The ‘UNESCO Science Report 2010’ found Myanmar’s investment in science from 2000 to 2002 ranged from 0.07 to 0.16 per cent of gross domestic product (GDP). In 2002 it had 4,725 researchers, about 85 per cent of whom were women. Only 10 to 39 scientific publications with international collaboration were produced annually bewteen 2000 to 2008, with publications mainly in the fields of biology, clinical medicine and earth and space sciences. [2]

The promise of partnerships

Changes may be on the way as Myanmar prepares to receive more foreign aid and investment on the heels of the easing of sanctions. But Kyaw Nyein Aye says training scientists will be difficult because many graduate students still have to pay their own research expenses — up to the equivalent of US$30,000 — and often cannot partner with foreign universities because the process has so much red tape.

There is interest from abroad. In 2010, delegates from the American Association for the Advancement of Science travelled to Myanmar to look into potential research collaborations in the health, education and forestry sectors.

Meanwhile, researchers from Johns Hopkins University in the United States are also forging ties with Myanmar counterparts after a visit to the university earlier this year by the country’s health minister, Pe Thet Khin.

In the June issue of Science & Diplomacy, Pe Thet Khin and Johns Hopkins researchers wrote that bilateral academic exchanges, particularly on tropical diseases such as malaria, could benefit scientists from both countries. But they also warned that the influx of foreign aid threatens to swamp Myanmar’s limited technical human resources. [3]

Making education a priority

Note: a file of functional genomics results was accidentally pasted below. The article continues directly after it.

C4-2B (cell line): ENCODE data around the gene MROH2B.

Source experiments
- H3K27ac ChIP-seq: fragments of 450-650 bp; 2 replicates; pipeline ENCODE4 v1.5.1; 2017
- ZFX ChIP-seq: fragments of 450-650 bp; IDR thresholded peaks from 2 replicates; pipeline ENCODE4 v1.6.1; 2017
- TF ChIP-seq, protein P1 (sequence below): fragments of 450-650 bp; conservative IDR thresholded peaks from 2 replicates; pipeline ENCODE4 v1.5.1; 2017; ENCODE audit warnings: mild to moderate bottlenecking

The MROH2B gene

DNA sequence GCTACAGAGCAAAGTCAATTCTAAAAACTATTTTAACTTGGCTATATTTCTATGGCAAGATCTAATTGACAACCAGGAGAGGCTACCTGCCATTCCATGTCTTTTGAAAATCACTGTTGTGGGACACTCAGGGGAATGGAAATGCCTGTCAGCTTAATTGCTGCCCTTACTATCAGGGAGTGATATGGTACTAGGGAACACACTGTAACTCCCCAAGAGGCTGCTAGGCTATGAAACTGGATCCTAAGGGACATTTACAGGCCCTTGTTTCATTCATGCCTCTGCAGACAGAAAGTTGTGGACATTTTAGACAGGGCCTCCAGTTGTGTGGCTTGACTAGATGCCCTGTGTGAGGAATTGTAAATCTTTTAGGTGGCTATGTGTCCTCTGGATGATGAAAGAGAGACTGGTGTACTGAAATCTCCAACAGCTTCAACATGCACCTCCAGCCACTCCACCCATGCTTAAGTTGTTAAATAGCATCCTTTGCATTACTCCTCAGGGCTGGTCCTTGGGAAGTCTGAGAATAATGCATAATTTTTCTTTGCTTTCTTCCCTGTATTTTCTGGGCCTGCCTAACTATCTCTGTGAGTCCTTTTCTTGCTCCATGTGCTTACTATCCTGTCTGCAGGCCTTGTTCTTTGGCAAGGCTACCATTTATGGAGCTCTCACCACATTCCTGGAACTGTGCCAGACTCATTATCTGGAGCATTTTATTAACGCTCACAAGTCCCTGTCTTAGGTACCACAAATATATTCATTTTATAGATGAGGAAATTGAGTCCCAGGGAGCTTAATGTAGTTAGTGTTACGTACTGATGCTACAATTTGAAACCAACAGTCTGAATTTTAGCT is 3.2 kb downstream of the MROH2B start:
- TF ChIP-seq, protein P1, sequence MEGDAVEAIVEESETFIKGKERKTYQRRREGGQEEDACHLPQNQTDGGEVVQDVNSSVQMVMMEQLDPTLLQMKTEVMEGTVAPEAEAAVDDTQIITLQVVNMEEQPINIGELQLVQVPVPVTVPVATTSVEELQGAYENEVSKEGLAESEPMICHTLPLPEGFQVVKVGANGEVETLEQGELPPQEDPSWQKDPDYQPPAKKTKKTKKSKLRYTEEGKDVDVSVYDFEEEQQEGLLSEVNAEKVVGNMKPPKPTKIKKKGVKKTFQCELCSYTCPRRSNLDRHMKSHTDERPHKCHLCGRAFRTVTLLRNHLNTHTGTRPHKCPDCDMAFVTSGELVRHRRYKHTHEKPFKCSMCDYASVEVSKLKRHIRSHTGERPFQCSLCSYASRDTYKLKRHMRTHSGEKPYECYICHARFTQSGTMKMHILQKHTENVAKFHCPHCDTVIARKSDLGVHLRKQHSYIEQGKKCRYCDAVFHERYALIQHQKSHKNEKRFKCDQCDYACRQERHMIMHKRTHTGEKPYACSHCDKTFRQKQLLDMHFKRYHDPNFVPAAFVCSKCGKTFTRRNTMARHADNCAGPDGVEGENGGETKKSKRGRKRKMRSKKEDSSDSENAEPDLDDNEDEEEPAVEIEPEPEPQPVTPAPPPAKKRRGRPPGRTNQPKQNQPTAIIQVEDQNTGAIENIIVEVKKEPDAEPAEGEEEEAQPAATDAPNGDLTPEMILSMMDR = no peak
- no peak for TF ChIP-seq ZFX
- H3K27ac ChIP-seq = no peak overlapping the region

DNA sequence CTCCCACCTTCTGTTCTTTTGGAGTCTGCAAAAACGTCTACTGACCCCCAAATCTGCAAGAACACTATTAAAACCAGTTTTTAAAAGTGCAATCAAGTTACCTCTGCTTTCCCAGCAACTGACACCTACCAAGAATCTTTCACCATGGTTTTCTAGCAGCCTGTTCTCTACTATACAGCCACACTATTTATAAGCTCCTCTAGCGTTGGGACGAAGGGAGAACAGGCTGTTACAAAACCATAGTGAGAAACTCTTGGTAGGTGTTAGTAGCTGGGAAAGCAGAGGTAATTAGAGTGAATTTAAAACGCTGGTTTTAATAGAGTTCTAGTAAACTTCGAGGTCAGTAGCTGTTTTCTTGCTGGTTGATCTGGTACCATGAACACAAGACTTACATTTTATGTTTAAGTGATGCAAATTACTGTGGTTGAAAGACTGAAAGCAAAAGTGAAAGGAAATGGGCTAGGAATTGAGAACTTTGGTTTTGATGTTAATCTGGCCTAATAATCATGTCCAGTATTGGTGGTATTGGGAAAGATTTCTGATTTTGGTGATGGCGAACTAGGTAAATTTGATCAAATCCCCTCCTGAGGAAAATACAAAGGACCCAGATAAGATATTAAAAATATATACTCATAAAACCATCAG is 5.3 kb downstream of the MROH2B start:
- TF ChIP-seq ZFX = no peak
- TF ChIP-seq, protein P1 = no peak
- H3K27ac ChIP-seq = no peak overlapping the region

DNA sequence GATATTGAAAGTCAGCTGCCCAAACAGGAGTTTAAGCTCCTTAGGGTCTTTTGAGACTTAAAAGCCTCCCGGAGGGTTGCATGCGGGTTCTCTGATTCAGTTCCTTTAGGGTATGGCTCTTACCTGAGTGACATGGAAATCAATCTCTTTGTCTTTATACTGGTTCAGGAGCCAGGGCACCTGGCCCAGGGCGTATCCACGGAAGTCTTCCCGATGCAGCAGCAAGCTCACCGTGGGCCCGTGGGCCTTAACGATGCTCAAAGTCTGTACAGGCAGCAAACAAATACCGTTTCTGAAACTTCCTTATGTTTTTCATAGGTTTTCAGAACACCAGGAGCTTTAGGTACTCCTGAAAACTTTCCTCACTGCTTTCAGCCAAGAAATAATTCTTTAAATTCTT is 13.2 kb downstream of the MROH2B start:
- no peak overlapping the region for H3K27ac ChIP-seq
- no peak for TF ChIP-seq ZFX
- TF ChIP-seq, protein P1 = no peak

Aung San Suu Kyi, the opposition leader in parliament, recently proposed legislation that would begin freeing the country’s university system from overbearing government control, says Kyaw Nyein Aye. He added that such a law could open the way for lasting reforms.

Aung San Suu Kyi

Aung San Suu Kyi, the Burmese opposition leader, has proposed legislation that would begin freeing the country’s university system

World Economic Forum

But many other factors will also help determine the country’s educational future, says Marie Lall, an expert on South Asian studies and education at the Institute of Education, University of London.

Lall notes that Myanmar’s new leaders, who took power only in March 2011, have an ambitious reform agenda but are busy trying to maintain peace in restive ethnic areas, achieve reconciliation with Suu Kyi’s National League for Democracy, and ensure food security amid rising inflation and widespread poverty — all on an extremely tight budget.

"Education reform will happen; [but] there’s just too much for the government to do at the moment," she says.

Lall adds that a key priority should be ensuring that Myanmar academics, who were so long isolated from the West, are able to study and attend conferences in other countries. Some civil society groups, such as Myanmar Egress, are already helping Myanmar students travel abroad, mainly to Asian countries, but such outreach is not happening on a national scale, she says.

But Ohnmar Khaing, a food security expert who in the mid-2000s earned US$30 a month working for the government, says many of the students who study abroad — even those with advanced degrees — find it difficult to find work when they return. The average salary for a senior researcher in Myanmar has increased to about US$200 a month, she adds, but it’s still not attractive.

"I’m not pessimistic," she says. But to create lasting changes, "we need to overhaul the system".

SciDev.Net contacted Myanmar officials by phone for this article, but they declined to comment or provide information.

Link to 2002 UN report on Mynamar [376kB]


[1] Stads, G-J., Kam, P. S. Myanmar. [272kB] ASTI Country Brief No. 38. Agricultural Science and Technology Indicators (2007)
[2] UNESCO Science Report 2010. UN Educational, Scientific and Cultural Organization (2010)
[3] Daniels, R. et al. Bringing health research to the renewed US-Myanmar relationship. Science & Diplomacy June 2012. Center for Science Diplomacy, American Association for the Advancement of Science